Jumping rope is such a great cardio workout that you can do in such a short time that I wonder why I don’t see more people do it in gyms. Probably because it takes timing and coordination. Many probably also believe that it is more of a kid’s play-toy than a serious workout tool.
I can’t last for more than a minute without tripping up. I can’t do any of those fancy tricks like criss-crossing the rope or jumping on one leg. I tried the latter but I find I can’t get through more than two reps before the rope snags on my ankles. I suppose with more practice I can, but admittedly it’s tough. Maybe soon, with more effort and more practice, I can get to the level of this guy:
Here are some tips, courtesy of www.builtlean.com.
1) Jump on the Balls of your feet
When you jump rope, try to softly jump up and down on the balls on your feet. Your heels should never touch the ground, which is one reason why jumping rope is a serious calves workout!
2) Don’t Jump too High, Relax
Many people who try to jump rope jump so high it’s like they don’t realize the rope is an eighth of inch thick. If you’re trying to get in a rhythm and jump rope for more than 30 seconds without burning yourself out, keep your jumps as small as possible without tying up the jump rope. Just relax and don’t worry if you trip up the rope.
3) Don’t Swing your Arms/Shoulders too Much
Jumping rope is all in the wrists. Watching someone who doesn’t know how to jump rope reminds me of how some people will try to swim really hard, but barely go anywhere. Then you see another swimmer who is barely trying yet flies through the water. Just as swimming is all about the efficiency of your stroke, jumping rope effectively is all about the efficiency of the revolutions. If you are using your arms and shoulders while jumping very high, jumping rope becomes a VERY difficult cardio activity. Just use your wrists in a circular motion as I describe in the video.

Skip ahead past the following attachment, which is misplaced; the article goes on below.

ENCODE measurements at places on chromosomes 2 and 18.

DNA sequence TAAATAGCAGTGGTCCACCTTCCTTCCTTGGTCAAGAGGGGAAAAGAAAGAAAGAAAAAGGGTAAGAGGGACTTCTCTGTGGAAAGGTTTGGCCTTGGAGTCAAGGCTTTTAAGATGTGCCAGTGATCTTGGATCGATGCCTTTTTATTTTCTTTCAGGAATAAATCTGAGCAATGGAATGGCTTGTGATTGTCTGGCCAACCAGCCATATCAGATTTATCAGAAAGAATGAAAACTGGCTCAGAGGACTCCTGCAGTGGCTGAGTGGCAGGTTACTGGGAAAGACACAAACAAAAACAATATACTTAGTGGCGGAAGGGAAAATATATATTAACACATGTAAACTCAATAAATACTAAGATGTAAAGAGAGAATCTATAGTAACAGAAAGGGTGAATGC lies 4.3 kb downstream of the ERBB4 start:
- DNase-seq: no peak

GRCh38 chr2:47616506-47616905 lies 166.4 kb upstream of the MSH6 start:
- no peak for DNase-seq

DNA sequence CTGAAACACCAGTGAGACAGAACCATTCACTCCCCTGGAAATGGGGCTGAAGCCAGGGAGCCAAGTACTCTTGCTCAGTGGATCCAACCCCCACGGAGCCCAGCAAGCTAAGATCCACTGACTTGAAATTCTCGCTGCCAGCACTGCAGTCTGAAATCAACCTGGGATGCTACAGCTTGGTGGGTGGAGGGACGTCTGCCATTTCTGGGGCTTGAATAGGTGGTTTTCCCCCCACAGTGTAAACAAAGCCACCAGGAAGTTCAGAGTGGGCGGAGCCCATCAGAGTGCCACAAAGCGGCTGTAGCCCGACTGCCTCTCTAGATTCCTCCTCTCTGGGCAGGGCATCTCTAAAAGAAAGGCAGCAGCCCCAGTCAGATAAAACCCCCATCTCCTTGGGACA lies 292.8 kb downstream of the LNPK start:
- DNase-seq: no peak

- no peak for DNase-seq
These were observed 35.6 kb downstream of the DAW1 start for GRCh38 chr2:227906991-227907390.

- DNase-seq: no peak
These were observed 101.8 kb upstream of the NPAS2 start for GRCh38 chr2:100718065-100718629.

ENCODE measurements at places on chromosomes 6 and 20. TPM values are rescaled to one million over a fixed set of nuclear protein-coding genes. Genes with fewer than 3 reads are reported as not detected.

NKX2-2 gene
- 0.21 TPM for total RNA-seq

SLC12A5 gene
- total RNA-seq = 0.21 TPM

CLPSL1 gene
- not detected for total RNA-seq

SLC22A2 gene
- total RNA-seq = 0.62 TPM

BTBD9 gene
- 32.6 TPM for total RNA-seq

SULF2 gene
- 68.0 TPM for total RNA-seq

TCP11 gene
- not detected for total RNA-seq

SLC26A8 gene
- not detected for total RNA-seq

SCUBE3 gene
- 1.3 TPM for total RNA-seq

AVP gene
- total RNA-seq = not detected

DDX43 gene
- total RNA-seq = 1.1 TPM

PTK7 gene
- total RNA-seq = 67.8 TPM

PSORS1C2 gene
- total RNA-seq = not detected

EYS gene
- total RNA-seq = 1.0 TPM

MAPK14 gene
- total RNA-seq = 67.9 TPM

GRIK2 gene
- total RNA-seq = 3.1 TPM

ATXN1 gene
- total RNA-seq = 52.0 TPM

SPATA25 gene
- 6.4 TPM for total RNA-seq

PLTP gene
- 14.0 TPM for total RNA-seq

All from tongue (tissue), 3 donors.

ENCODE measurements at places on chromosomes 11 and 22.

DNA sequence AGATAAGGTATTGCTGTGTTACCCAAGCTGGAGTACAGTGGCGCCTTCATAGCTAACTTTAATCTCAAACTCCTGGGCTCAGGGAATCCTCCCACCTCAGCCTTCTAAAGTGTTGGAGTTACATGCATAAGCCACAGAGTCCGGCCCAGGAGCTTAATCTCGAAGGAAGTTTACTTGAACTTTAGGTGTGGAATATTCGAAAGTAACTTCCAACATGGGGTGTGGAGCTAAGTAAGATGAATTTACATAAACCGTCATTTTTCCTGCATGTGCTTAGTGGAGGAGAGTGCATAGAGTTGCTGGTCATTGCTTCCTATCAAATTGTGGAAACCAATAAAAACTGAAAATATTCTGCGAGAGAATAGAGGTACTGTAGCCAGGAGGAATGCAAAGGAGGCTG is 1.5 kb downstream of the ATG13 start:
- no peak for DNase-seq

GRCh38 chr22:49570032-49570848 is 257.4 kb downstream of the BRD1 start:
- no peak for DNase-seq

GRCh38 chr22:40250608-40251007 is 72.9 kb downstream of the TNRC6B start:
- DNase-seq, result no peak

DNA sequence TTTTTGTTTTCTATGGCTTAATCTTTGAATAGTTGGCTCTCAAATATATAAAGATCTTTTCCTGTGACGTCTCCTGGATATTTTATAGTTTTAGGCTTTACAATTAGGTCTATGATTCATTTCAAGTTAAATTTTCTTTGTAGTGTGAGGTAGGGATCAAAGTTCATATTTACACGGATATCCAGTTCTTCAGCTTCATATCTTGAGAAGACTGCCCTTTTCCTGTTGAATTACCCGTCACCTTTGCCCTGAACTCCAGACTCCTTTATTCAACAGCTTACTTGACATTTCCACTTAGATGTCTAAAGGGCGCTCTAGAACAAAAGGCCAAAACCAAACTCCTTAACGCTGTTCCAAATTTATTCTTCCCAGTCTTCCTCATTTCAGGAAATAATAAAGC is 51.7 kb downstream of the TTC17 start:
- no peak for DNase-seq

4) Use the Correct Rope Length
How long should the jump rope be you ask? If you bisect the jump rope by putting it under your feet, the handles should reach your sternum. Much higher, or lower will affect the rhythm and make jumping rope much harder. The jump rope should tick the ground each revolution, which also makes it easier to count reps and get in a rhythm.
5) Hands Slightly Above Waistline
Hand position is important and this is also dependent on the length of the rope you have. Your arms should be comfortably bent, hands placed about a foot from your sides and about waist level.
6) Get in a Rhythm
You can really jump rope as fast as you want, but getting in a rhythm can make jump rope easier and more fun. It’s kind of like hitting your stride as you jog, so you can do the same thing jumping rope. I like to complete a certain number of revolutions, or reps in a certain amount of time, let’s say a pace of roughly 150 reps per 60 seconds. It’s really up to you what feels comfortable and what type of workout you are doing.
7) Practice, Practice, Practice
This is by far the most important tip of all! Most of my training clients do not know how to jump rope properly at their first session. But after their 4th, or 5th session ,they are jumping rope like a pro. How is that possible? First, start out with the rope behind you, then:
a) Do one jump rope rep then stop
b) Do two jump rope reps, then stop
c) Keep on going
This progressive strategy helps prevent, or unlearn the dreaded “double hop”, which is when you hop twice in between every revolution. In addition, the main reason I created the preceding video is so you can watch how I do it and just follow along. Then, it’s really just a matter of putting in maybe an hour, or two of practice, next thing you know, you’re jumping rope like a pro boxer and you’re burning fat like it’s going out of style.